Prevalence of AIPL1 mutations in inherited retinal degenerative disease

Melanie M. Sohocki, Isabelle Perrault, Bart P. Leroy, Annette M. Payne, Sharola Dharmaraj, Shomi S. Bhattacharya, Josseline Kaplan, Irene H. Maumenee, Robert Koenekoop, Françoise M. Meire, David G. Birch, John R. Heckenlively, Stephen P. Daiger

Research output: Contribution to journalArticlepeer-review

Abstract

Leber congenital amaurosis (LCA) is the most severe form of inherited retinal dystrophy and the most frequent cause of inherited blindness in children. LCA is usually inherited in an autosomal recessive fashion, although rare dominant cases have been reported. One form of LCA, LCA4, maps to chromosome 17p13 and is genetically distinct from other forms of LCA. We recently identified the gene associated with LCA4, AIPL1 (aryl-hydrocarbon interacting protein-like 1) and identified three mutations that were the cause of blindness in five families with LCA. In this study, AIPL1 was screened for mutations in 512 unrelated probands with a range of retinal degenerative diseases to determine if AIPL1 mutations cause other forms of inherited retinal degeneration and to determine the relative contribution of AIPL1 mutations to inherited retinal disorders in populations worldwide. We identified 11 LCA families whose retinal disorder is caused by homozygous or compound heterozygous AIPL1 mutations. We also identified affected individuals in two apparently dominant families, diagnosed with juvenile retinitis pigmentosa or dominant cone-rod dystrophy, respectively, who are heterozygous for a 12-bp AIPL1 deletion. Our results suggest that AIPL1 mutations cause approximately 7% of LCA worldwide and may cause dominant retinopathy. (C) 2000 Academic Press.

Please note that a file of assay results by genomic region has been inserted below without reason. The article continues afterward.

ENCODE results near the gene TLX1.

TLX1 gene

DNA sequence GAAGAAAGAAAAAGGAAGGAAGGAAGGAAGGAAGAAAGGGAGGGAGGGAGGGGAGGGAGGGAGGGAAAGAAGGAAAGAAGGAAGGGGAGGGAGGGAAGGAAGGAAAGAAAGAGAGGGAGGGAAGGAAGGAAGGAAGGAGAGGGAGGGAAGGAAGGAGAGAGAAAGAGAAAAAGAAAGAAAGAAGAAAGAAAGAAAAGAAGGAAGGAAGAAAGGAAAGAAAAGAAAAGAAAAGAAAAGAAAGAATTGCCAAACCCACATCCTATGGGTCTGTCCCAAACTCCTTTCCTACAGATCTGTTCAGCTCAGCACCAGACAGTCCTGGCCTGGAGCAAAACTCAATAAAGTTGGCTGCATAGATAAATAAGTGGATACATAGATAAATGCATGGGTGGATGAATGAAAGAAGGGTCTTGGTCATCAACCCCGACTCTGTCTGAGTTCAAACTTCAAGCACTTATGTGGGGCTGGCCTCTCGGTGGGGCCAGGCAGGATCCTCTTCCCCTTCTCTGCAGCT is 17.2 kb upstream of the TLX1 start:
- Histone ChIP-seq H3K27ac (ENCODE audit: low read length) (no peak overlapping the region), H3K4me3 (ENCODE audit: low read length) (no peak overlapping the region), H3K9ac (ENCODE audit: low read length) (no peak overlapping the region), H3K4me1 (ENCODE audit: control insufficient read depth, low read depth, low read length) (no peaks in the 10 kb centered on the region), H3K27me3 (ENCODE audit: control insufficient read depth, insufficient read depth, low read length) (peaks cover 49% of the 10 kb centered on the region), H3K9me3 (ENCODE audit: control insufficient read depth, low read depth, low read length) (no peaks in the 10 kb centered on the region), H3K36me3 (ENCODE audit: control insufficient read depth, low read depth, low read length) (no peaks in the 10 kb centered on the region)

Original languageEnglish (US)
Pages (from-to)142-150
Number of pages9
JournalMolecular genetics and metabolism
Volume70
Issue number2
DOIs
StatePublished - Jun 2000
Externally publishedYes

Keywords

  • AIPLI
  • Cone-rod dystrophy
  • Leber congenital amaurosis
  • Mutation screening

ASJC Scopus subject areas

  • Endocrinology, Diabetes and Metabolism
  • Biochemistry
  • Molecular Biology
  • Genetics
  • Endocrinology

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